Two Women Endurance Athletes Running In The Mountains At Altitude

Is Your Athlete an Altitude Responder?

BY Tom Epton

Some athletes may struggle when it comes to training at altitude. Use these tips to make the acclimatization process easier.

Endurance athletes are known for seeking every opportunity within the rules to push their limits and enhance their performance. One strategy that has garnered considerable attention recently is altitude training. This is thanks to the success seen in World Tour Cycling, runners hailing from the Rift Valley in Kenya and a certain set of Norwegian triathletes living and training at the Sierra Nevada or Font Romeu almost year-round. 

Training at altitude can trigger a series of physiological adaptations that significantly benefit athletes. Such adaptations include improved oxygen-22-carrying capacity, enhanced aerobic capacity and increased red blood cell production. 

Altitude adaptation is a complex process influenced by a combination of genetic, physiological and environmental factors. Individual responses vary widely. The idea of “responders and nonresponders” is often brought up among athletes and their coaches opens up a number of questions. What makes an athlete likely to respond to altitude? What do nonresponders have in common? How can we minimize the probability that an athlete won’t gain the physiological advantages that altitude has to offer? Should my athletes go to altitude, or is a sea-level training camp more fitting?

Here, we dive into the difference between altitude adaptation and acclimation, what research says about responders and nonresponders, the role of genetics, and the steps you and your athletes can take to make the acclimation process easier.

Altitude Adaptation Vs. Acclimatization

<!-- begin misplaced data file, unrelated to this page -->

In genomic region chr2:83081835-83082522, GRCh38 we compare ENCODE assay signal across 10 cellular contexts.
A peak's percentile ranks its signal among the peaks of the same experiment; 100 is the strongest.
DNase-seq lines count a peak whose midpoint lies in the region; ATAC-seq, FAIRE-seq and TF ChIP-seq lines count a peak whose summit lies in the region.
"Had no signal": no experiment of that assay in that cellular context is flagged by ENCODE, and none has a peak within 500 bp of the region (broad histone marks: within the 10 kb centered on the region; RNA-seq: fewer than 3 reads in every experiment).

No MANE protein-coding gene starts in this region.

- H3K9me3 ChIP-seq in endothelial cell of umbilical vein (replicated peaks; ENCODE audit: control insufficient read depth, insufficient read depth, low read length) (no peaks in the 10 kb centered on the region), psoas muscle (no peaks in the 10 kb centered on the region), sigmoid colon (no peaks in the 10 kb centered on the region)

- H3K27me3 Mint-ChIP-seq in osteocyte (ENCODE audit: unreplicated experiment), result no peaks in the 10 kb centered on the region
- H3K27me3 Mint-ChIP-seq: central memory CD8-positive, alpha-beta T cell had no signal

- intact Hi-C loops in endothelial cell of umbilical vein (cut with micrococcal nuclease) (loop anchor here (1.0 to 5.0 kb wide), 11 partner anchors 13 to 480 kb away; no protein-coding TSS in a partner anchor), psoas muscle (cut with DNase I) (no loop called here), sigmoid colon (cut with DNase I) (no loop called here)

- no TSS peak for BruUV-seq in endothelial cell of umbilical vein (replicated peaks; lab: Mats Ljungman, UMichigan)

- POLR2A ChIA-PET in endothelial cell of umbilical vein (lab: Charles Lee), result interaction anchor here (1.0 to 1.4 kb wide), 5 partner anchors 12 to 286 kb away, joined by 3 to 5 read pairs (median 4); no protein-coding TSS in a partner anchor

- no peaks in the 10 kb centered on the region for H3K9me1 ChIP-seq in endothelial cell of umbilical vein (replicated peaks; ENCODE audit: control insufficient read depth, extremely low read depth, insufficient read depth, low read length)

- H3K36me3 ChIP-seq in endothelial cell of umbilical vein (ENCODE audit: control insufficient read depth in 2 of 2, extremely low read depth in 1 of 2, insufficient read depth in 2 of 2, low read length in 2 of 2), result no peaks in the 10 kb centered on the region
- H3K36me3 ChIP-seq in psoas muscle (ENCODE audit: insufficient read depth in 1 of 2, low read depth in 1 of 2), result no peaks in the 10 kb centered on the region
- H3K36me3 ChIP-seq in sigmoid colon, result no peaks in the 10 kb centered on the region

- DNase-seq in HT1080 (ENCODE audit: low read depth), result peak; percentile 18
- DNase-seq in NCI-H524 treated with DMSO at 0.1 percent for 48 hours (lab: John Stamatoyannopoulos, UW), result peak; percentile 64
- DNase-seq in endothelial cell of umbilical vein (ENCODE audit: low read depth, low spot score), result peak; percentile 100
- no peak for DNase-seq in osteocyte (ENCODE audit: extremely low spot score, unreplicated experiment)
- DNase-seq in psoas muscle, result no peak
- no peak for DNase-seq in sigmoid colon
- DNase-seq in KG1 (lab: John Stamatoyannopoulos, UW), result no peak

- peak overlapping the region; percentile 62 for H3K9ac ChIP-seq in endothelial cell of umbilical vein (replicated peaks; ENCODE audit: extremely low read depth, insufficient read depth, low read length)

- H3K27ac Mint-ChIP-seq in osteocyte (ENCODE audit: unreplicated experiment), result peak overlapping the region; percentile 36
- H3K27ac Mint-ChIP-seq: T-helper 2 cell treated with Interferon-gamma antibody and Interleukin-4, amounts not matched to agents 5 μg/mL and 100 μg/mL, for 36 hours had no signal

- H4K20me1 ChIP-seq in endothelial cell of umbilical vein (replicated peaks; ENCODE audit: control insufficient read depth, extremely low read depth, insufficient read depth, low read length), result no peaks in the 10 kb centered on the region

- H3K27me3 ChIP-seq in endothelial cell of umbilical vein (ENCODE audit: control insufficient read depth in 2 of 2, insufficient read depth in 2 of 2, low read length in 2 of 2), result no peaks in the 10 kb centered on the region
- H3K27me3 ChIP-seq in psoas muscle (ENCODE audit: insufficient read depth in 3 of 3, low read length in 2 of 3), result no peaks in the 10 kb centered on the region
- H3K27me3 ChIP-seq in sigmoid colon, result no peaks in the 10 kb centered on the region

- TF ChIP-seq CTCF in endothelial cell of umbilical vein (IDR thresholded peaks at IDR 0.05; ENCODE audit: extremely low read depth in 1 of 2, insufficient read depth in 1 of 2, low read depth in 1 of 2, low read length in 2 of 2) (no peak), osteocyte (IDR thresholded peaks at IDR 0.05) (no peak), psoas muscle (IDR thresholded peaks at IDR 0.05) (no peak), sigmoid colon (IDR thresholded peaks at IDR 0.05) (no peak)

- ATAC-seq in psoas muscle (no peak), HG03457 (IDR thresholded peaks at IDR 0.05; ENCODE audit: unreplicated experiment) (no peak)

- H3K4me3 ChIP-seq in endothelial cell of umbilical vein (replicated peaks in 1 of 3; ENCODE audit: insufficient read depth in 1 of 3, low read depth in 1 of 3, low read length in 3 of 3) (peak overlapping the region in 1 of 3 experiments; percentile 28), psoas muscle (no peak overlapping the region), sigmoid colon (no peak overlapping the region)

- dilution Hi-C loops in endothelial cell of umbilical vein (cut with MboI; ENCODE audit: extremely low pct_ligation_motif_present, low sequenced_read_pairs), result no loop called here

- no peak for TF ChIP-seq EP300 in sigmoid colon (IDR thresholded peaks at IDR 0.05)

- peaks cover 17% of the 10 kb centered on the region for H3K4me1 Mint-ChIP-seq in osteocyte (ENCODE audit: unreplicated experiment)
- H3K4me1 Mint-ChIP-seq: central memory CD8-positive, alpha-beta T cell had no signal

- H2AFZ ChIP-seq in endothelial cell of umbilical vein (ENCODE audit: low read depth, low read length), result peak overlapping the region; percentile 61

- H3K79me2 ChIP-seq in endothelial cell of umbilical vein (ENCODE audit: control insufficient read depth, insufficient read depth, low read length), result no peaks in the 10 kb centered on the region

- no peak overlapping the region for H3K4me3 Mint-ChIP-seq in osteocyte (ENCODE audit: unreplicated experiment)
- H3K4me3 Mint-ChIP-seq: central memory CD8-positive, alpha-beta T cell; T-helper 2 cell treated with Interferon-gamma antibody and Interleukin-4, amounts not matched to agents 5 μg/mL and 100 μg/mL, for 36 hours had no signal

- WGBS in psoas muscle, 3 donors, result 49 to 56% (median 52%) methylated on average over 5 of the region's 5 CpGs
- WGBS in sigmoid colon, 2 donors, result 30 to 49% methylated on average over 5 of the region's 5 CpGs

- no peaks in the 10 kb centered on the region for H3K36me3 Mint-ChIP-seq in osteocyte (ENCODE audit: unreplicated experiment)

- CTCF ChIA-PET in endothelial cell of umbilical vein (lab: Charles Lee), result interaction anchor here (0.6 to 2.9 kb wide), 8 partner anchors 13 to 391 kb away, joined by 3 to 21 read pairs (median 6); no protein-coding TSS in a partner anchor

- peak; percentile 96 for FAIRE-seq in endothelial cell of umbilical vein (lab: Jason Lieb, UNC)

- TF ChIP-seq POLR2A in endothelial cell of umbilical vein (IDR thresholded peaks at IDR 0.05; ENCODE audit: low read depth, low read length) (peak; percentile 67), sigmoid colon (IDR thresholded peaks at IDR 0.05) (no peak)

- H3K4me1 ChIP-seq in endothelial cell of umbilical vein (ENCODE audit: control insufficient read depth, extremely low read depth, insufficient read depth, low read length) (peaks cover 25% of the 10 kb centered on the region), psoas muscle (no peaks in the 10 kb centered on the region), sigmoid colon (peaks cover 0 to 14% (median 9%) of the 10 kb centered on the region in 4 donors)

To fully understand how athletes respond to altitude, it’s important to explore two linked but distinct physiological processes: adaptation and acclimatization. 

Altitude adaptation refers to the long-term physiological changes that occur in people who live at high altitudes or have a genetic predisposition to thrive at high altitudes. Adaptation sometimes takes place over generations and is often related to genetic factors, but it can also result from medium-term exposure to altitude. People who are native to high-altitude regions often have evolved unique genetic traits that enable them to live and perform well in oxygen-deprived environments. These adaptations include increased red blood cell production, improved oxygen utilization, and other changes that enhance oxygen transport and delivery in low-oxygen conditions.

Altitude acclimatization, on the other hand, refers to the short-term adjustments that the body makes when exposed to high altitudes for a limited time. This includes the body’s immediate physiological response to the reduced oxygen availability. 

Acclimatization typically occurs over the course of days to weeks and involves reversible changes in the body’s functions. Some common acclimatization responses include an increased breathing rate, higher heart rate, changes in blood flow distribution, and a boost in the production of red blood cells. These changes are the body’s response to optimize oxygen delivery to vital organs and tissues. However, acclimatization is temporary and tends to decline once the individual returns to lower altitudes.